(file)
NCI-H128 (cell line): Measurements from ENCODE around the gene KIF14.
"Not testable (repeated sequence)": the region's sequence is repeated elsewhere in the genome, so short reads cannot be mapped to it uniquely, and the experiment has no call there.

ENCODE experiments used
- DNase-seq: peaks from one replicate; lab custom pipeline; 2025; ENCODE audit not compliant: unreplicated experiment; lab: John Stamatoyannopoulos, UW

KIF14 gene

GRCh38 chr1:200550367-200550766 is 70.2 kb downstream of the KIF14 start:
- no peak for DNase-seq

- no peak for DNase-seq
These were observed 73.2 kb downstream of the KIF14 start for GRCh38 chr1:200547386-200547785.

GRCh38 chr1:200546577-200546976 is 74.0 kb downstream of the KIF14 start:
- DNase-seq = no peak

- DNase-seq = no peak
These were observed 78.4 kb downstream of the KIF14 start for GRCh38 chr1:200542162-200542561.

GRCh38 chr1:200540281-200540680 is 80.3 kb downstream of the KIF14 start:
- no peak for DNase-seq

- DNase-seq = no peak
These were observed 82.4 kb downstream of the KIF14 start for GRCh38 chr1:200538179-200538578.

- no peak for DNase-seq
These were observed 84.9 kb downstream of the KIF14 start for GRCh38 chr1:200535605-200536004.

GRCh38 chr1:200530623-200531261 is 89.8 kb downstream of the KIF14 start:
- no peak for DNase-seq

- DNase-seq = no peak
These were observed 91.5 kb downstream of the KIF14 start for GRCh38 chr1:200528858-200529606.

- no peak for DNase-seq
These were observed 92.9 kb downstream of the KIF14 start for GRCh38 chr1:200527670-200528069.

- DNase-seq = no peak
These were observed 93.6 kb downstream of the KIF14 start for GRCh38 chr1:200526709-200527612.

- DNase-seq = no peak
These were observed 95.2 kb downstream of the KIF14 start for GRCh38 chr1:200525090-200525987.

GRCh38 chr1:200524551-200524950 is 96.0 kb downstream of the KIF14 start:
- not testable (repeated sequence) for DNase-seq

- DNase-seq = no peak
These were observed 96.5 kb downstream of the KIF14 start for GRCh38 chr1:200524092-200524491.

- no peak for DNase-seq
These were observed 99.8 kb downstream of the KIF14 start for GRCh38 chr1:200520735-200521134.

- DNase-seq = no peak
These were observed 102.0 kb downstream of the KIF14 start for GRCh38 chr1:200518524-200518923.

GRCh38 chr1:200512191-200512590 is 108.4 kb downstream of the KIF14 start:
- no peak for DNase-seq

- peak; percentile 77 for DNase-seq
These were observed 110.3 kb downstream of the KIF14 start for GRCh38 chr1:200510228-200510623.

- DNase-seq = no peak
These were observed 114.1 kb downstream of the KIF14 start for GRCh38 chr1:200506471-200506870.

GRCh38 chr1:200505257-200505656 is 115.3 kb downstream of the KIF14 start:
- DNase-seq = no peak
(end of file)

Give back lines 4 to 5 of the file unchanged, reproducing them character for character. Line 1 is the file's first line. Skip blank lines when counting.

- DNase-seq: peaks from one replicate; lab custom pipeline; 2025; ENCODE audit not compliant: unreplicated experiment; lab: John Stamatoyannopoulos, UW

KIF14 gene